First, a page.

A short time before her death, Yager's latest boyfriend, Larry Maxwell, who was characterized by her family as being "an opportunist who courted media attention for money-making possibilities," married her friend, Felicia White. Maxwell had said that the only donation in Yager's name he ever received was for $20, although numerous talk shows, newspapers, radio stations, and other national and international media are reported to have offered her cash and other gifts in exchange for interviews, pictures, etc. Diet maven Richard Simmons was quoted as saying that he was "angry that Yager's story was actively peddled to tabloid and television media by Maxwell and others."
Yager's death certificate lists kidney failure as the cause of death, with morbid obesity and multiple organ failure as contributing causes.
Yager was buried privately, with about 90 friends and family members attending memorial services.
2) Manuel Uribe
Manuel Uribe Garza (born June 11, 1965) is a man from Monterrey, Nuevo León, Mexico, and was one of the heaviest people in medical history. After reaching a peak weight of around 597 kg (1,316 lb) and being unable to leave his bed since 2001, Uribe lost approximately 400 lbs (one third of his body weight) with the help of doctors and nutritionists, and by following the Zone diet.
Uribe drew worldwide attention when he appeared on the Televisa television network in January 2006, but turned down offers for gastric bypass surgery in Italy.
In March 2007, Uribe set a goal to lower his weight to 120 kg (265 lb). Uribe has also been featured on "The World's Heaviest Man", a television documentary about his bedridden life and attempts to lose weight.
By October 26, 2008, Uribe had reduced his weight to 360 kg (800 lb). His weight loss efforts continue.
After four years together, Uribe—who hadn't left bed for six years, and weighed in at 800 pounds after shedding 592 pounds—on October 26, 2008, married Claudia from his bed. He said: "I am proof you can find love in any circumstances. It's all a question of faith. I have a wife and will form a new family and live a happy life." He was transported to the civil wedding on his specially-reinforced four-poster bed, draped with cream and gold and adorned in bright sunflowers, on the back of a truck. Donning a white silk shirt with a sheet around his legs he waited to greet Claudia as she walked down a flight of stairs wearing a strapless ivory dress and a tiara before over 400 guests. Discovery Channel's The World's Heaviest Man Gets Married documentary will be the third TV show featuring Uribe.
1) Jon Brower Minnoch
Jon Brower Minnoch (1941–1983) was the heaviest man recorded in history. At his peak weight, he was approximately 1400 lb (635 kg, 100 stone). This figure was only a close estimation, however, because his extreme size, poor health, and lack of mobility prevented use of a scale. He was a resident of Bainbridge Island, Washington.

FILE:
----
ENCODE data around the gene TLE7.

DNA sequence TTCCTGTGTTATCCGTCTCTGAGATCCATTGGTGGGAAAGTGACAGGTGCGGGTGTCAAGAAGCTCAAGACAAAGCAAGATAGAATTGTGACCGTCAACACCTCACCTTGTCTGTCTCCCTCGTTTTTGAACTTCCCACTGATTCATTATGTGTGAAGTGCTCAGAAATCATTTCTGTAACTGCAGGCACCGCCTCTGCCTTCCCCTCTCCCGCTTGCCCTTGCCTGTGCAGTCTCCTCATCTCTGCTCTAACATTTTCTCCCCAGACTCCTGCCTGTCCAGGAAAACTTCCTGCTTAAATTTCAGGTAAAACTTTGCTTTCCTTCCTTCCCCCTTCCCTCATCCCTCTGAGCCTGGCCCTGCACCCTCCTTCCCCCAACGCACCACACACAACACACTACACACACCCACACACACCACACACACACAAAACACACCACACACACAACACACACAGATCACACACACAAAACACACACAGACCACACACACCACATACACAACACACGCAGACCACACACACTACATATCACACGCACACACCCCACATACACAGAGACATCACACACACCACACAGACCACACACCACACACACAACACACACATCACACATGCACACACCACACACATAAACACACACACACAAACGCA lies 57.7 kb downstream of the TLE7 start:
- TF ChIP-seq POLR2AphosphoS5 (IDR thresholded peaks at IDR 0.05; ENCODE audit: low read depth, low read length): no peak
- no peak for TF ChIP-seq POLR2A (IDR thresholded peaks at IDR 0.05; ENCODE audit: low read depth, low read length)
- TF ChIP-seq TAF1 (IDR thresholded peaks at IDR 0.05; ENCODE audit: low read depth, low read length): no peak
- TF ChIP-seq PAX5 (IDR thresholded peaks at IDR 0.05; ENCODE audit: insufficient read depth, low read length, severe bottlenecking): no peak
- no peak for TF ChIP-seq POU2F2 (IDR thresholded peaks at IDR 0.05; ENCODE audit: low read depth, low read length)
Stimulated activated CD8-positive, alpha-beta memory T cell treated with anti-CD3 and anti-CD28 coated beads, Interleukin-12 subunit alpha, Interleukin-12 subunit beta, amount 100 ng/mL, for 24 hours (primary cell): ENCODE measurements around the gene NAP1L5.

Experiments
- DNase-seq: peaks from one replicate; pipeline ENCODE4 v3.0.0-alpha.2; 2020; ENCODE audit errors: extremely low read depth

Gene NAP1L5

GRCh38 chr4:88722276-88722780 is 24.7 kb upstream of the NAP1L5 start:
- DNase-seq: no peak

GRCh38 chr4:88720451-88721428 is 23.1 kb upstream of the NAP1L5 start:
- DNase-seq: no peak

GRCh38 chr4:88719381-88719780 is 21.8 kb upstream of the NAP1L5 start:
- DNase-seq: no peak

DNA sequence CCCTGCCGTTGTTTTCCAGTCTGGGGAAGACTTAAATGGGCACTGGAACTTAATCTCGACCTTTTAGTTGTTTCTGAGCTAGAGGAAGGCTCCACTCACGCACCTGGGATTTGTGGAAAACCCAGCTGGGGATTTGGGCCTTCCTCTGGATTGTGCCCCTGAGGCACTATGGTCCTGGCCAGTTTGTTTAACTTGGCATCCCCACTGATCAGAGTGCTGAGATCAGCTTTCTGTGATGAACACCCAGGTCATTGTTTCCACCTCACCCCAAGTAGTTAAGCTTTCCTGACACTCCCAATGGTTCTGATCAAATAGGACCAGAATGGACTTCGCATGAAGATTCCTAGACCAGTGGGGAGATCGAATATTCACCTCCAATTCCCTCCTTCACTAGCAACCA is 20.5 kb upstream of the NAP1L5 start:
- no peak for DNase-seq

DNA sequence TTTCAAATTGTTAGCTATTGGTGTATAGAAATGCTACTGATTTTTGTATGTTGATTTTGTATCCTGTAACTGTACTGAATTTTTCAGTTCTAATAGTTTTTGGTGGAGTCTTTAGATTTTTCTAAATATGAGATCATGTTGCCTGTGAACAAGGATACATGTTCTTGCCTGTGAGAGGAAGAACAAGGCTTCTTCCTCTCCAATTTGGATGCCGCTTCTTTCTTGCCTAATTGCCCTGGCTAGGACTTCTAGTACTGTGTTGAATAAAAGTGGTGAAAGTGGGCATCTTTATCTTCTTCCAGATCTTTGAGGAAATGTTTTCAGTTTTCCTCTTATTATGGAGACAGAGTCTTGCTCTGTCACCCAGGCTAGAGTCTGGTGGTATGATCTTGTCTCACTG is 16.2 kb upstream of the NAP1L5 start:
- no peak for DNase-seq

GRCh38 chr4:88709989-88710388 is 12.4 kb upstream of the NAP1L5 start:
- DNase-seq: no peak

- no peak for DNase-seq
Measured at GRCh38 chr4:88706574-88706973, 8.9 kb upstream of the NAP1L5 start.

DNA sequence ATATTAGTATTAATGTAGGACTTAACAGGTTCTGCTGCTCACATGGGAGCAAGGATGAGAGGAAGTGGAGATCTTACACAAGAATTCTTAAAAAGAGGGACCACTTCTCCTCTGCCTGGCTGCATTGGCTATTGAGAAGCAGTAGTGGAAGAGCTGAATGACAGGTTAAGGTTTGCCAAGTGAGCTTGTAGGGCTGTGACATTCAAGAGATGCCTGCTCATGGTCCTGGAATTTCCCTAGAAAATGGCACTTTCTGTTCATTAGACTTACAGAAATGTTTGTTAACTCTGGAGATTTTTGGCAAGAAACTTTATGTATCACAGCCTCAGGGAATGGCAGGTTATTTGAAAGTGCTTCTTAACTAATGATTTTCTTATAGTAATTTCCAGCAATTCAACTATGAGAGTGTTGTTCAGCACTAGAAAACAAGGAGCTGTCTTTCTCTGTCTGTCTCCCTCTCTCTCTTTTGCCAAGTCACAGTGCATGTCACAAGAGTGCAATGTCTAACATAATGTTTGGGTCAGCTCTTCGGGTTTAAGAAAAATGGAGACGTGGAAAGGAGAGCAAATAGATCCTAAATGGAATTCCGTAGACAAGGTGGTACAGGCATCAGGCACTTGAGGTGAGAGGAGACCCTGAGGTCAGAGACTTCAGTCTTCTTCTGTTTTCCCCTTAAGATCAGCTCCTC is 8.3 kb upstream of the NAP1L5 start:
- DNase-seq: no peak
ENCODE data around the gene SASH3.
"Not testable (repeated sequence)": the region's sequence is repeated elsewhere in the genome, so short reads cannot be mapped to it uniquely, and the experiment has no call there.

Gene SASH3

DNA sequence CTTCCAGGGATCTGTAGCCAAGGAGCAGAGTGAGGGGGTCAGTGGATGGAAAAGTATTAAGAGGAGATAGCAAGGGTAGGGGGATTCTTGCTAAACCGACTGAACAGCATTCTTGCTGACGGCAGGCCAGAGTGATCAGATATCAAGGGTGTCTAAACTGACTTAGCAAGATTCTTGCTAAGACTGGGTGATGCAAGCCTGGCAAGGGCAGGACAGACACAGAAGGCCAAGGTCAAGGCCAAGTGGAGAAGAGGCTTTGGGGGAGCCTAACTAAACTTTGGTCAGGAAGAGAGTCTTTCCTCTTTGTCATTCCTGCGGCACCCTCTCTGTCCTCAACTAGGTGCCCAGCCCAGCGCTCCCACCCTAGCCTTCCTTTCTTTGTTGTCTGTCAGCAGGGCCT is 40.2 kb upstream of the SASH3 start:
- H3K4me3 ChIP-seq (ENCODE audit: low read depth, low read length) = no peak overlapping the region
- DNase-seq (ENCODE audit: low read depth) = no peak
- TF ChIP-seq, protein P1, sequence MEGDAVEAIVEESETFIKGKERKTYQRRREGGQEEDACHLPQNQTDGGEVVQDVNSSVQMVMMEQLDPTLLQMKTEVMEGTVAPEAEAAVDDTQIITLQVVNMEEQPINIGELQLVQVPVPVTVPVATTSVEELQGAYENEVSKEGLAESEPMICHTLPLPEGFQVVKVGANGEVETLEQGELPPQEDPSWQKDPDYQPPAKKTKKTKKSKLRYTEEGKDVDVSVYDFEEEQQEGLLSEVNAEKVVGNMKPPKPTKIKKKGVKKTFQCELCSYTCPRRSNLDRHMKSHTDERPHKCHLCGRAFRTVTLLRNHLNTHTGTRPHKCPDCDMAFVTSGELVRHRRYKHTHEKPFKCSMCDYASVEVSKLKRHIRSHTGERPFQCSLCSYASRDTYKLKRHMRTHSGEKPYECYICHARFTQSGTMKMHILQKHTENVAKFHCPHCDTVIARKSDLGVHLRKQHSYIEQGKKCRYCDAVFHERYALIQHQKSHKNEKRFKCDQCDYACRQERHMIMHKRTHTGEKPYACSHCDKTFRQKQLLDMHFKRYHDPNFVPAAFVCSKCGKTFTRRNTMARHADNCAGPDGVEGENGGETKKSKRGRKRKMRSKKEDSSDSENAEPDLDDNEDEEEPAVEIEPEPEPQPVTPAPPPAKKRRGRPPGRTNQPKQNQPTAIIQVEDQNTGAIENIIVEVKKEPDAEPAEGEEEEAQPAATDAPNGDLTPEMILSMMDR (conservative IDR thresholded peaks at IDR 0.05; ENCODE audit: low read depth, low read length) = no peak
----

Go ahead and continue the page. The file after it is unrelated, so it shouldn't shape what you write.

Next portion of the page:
His weight continued to increase steadily until his dramatic hospitalization in March 1978 at age 37 due to cardiac and respiratory failure. That same year, he broke a record for the greatest difference in weight between a married couple when he married his 110-lb. wife Jeannette and later fathered two children. Minnoch was diagnosed with massive generalized edema, which caused his body to accumulate excess extracellular fluid. Upon his hospital admission, it was estimated by endocrinologist Dr. Robert Schwartz that over 900 lbs (408 kg) of his overall body mass was retained fluid.
Transportation for Minnoch was extremely difficult. It took over a dozen firefighters and rescue personnel, a specially modified stretcher, and a ferry boat to transport him to University of Washington Medical Center in Seattle. There, he was placed on two beds pushed together, and it took 13 people to simply roll him over for linen changes
He was discharged from the hospital after 16 months on a strict diet of 1,200 calories per day. He weighed 476 lb (216 kg), with his weight loss of approximately 924 lb (419 kg) being the largest ever documented. However, he was readmitted to the hospital just over a year later in October 1981, after his weight doubled to 952 lbs (432 kg). With his underlying condition of edema being incurable and difficult to treat, the decision was made to discontinue treatment, and he died just 23 months later on September 10, 1983, at age 42 and a weight of 798 lbs (362 kg) with a 105.3